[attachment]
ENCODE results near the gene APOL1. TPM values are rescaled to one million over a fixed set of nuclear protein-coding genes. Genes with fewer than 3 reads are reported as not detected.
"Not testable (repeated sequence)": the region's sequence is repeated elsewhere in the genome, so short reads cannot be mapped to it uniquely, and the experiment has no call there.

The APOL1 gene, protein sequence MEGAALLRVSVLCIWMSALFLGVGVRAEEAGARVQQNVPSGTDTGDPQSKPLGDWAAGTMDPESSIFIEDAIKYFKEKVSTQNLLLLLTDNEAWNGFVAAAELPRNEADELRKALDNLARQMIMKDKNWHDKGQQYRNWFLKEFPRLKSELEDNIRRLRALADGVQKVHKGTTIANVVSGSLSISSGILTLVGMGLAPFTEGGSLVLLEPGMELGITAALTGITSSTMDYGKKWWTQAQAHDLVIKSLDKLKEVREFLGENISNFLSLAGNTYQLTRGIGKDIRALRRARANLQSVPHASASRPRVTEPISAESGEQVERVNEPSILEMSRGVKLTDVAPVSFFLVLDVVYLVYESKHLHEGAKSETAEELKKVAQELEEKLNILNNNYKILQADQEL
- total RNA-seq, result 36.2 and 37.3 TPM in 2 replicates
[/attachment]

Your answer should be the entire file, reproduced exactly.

ENCODE results near the gene APOL1. TPM values are rescaled to one million over a fixed set of nuclear protein-coding genes. Genes with fewer than 3 reads are reported as not detected.
"Not testable (repeated sequence)": the region's sequence is repeated elsewhere in the genome, so short reads cannot be mapped to it uniquely, and the experiment has no call there.

The APOL1 gene, protein sequence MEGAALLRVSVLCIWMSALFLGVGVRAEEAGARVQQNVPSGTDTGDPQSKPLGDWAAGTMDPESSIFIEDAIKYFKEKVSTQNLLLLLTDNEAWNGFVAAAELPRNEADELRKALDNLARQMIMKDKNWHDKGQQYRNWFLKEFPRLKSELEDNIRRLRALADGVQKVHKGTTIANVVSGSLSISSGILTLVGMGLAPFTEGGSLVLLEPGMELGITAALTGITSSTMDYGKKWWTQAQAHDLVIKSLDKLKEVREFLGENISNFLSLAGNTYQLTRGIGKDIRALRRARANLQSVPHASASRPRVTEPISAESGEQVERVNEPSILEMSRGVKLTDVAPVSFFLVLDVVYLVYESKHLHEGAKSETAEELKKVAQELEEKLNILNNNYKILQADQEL
- total RNA-seq, result 36.2 and 37.3 TPM in 2 replicates